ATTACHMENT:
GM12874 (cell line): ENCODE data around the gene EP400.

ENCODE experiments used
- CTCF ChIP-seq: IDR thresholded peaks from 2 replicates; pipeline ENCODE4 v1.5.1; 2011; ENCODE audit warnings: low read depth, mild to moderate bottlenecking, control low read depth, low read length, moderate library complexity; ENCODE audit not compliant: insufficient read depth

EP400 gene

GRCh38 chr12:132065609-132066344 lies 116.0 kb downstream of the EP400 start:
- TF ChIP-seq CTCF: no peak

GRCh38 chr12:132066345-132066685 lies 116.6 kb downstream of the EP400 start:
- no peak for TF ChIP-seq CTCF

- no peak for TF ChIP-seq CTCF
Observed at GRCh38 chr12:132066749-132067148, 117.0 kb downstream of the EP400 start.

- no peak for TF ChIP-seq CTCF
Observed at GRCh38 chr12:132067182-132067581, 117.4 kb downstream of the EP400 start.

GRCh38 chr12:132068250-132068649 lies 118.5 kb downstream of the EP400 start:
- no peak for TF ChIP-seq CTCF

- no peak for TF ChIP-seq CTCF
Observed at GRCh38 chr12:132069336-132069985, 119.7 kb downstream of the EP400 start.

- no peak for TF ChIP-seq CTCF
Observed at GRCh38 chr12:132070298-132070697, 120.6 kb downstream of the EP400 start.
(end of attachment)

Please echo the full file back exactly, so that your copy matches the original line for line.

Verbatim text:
GM12874 (cell line): ENCODE data around the gene EP400.

ENCODE experiments used
- CTCF ChIP-seq: IDR thresholded peaks from 2 replicates; pipeline ENCODE4 v1.5.1; 2011; ENCODE audit warnings: low read depth, mild to moderate bottlenecking, control low read depth, low read length, moderate library complexity; ENCODE audit not compliant: insufficient read depth

EP400 gene

GRCh38 chr12:132065609-132066344 lies 116.0 kb downstream of the EP400 start:
- TF ChIP-seq CTCF: no peak

GRCh38 chr12:132066345-132066685 lies 116.6 kb downstream of the EP400 start:
- no peak for TF ChIP-seq CTCF

- no peak for TF ChIP-seq CTCF
Observed at GRCh38 chr12:132066749-132067148, 117.0 kb downstream of the EP400 start.

- no peak for TF ChIP-seq CTCF
Observed at GRCh38 chr12:132067182-132067581, 117.4 kb downstream of the EP400 start.

GRCh38 chr12:132068250-132068649 lies 118.5 kb downstream of the EP400 start:
- no peak for TF ChIP-seq CTCF

- no peak for TF ChIP-seq CTCF
Observed at GRCh38 chr12:132069336-132069985, 119.7 kb downstream of the EP400 start.

- no peak for TF ChIP-seq CTCF
Observed at GRCh38 chr12:132070298-132070697, 120.6 kb downstream of the EP400 start.